One function of art is to reflect societal conditions of past and present, inviting the viewer to draw connections, and triggering dialogue. My understanding of the function of schools is to cultivate critical thinkers and global citizens, students who question, engage in dialogue and learn to tolerate, if not respect and celebrate, the voices of others. If this understanding aligns with the mission of Mill River Union High School, why was it not deemed worthwhile to facilitate a discussion about artwork by a student, Lea-Or Tooti Zarfati-Eirmann, rather than censor it when fellow students expressed discomfort upon viewing it?
Not only was a long-researched and well-developed body of AP-level artwork discounted, but an opportunity for meaningful dialogue between students was sorely squandered. Schools can provide safe environments for challenging conversations to occur, and it is too bad for MRU students who were denied an opportunity to gain deeper insight into this artwork and to examine how it challenged their sense of security.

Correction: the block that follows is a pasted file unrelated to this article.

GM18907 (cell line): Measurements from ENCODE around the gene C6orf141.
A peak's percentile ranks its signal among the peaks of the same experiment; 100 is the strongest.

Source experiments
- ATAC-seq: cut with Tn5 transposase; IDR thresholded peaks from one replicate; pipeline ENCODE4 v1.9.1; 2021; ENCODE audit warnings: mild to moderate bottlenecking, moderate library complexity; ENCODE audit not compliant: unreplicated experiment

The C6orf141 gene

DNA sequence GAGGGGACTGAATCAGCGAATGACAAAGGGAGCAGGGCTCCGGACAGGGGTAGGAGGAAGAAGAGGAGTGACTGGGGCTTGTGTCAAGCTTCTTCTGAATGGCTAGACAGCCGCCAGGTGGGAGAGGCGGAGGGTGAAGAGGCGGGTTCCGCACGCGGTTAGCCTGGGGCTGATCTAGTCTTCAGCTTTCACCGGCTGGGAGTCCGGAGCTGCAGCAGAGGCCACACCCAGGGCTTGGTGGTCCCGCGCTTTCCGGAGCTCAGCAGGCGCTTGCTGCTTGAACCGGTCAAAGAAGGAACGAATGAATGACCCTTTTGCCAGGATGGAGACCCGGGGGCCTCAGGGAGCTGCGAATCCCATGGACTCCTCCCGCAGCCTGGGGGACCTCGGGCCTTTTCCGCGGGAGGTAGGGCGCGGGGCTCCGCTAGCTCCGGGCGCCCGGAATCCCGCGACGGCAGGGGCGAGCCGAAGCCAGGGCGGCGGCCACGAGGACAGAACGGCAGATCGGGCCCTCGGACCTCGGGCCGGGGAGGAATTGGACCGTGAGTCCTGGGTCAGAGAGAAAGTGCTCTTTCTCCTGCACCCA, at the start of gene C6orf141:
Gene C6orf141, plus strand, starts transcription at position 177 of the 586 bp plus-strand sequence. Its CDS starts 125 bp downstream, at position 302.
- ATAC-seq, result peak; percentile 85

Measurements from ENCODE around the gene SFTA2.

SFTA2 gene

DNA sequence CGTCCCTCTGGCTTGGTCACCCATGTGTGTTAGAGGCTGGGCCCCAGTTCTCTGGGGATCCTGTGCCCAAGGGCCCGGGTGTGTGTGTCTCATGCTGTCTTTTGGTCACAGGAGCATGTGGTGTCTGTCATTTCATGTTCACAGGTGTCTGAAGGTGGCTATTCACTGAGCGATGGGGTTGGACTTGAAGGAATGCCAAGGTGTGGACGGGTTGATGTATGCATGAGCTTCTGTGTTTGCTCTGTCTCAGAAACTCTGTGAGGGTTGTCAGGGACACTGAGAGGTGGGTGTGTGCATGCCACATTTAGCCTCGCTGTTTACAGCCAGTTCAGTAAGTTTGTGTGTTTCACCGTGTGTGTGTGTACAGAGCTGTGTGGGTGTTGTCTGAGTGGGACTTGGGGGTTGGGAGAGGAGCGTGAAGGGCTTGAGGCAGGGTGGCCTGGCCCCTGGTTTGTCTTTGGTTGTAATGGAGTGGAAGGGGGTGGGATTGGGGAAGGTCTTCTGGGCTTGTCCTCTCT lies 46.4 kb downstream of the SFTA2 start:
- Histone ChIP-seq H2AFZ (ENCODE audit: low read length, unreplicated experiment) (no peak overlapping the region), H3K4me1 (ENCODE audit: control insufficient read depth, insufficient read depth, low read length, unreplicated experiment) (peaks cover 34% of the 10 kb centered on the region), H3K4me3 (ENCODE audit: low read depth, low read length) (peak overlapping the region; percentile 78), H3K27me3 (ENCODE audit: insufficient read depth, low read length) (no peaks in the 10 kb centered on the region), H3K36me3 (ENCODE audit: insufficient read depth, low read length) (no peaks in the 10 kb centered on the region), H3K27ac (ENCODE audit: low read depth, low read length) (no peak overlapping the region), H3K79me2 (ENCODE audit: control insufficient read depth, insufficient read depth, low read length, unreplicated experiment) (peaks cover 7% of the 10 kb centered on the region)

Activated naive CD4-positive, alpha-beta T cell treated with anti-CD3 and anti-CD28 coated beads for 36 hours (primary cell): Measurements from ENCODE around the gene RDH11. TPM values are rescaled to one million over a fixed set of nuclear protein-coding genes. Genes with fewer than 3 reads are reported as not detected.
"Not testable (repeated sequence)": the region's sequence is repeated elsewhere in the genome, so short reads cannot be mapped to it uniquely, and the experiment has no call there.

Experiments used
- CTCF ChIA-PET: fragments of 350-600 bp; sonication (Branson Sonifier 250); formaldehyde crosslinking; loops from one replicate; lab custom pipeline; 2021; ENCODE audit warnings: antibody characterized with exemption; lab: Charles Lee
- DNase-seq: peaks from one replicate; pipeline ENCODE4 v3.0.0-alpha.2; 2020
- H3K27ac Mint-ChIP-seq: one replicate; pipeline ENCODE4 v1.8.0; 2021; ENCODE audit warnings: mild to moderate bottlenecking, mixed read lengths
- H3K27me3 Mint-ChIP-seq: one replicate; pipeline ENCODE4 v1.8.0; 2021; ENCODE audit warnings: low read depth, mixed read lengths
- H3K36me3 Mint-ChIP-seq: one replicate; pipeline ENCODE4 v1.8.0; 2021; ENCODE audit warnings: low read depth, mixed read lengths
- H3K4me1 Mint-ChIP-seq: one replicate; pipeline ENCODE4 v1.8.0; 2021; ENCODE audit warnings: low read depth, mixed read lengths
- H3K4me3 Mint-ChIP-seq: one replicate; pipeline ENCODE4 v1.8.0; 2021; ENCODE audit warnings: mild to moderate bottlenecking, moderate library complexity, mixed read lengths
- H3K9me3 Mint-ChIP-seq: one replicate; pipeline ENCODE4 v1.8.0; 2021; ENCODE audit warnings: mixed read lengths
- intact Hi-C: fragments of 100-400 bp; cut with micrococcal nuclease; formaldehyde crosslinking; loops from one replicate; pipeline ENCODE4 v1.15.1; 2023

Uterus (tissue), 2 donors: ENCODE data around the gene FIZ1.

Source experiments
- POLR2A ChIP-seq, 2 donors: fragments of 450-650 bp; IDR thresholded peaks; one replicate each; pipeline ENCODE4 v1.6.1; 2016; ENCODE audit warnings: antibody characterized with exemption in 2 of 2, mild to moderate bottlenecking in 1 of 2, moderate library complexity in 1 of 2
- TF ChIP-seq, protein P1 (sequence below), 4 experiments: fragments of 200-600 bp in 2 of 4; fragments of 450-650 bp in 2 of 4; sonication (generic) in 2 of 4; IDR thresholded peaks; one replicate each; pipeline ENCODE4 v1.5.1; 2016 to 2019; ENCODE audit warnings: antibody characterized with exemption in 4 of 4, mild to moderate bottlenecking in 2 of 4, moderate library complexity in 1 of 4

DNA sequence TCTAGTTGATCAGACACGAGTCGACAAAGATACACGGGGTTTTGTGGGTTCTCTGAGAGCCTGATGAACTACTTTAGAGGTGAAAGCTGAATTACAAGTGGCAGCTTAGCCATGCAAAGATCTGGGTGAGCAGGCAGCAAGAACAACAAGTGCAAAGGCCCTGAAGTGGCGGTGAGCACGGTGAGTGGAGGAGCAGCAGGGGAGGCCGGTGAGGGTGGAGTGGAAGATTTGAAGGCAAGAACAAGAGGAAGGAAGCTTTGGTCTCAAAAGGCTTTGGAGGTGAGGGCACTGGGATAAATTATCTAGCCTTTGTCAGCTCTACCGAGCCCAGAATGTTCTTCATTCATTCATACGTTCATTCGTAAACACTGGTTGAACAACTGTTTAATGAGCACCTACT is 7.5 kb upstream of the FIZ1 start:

It is also too bad for Zarfati-Eirmann, whose voice and hard work was suppressed by this action. Had the artwork been allowed to stand and a conversation been supported by the school, think of the impact for students: reinforcement that visual art is a legitimate and powerful language through which to communicate greater understanding of and appreciation for the substance of Zarfati-Eirmann's artwork and how it relates to current conditions, and an exchange occurring in which students would need to ask questions, form opinions, articulate their positions and listen respectfully to perspectives that deviate from their own. That is the potency of art and of education, and that is what makes for an informed, responsible and civil citizenry.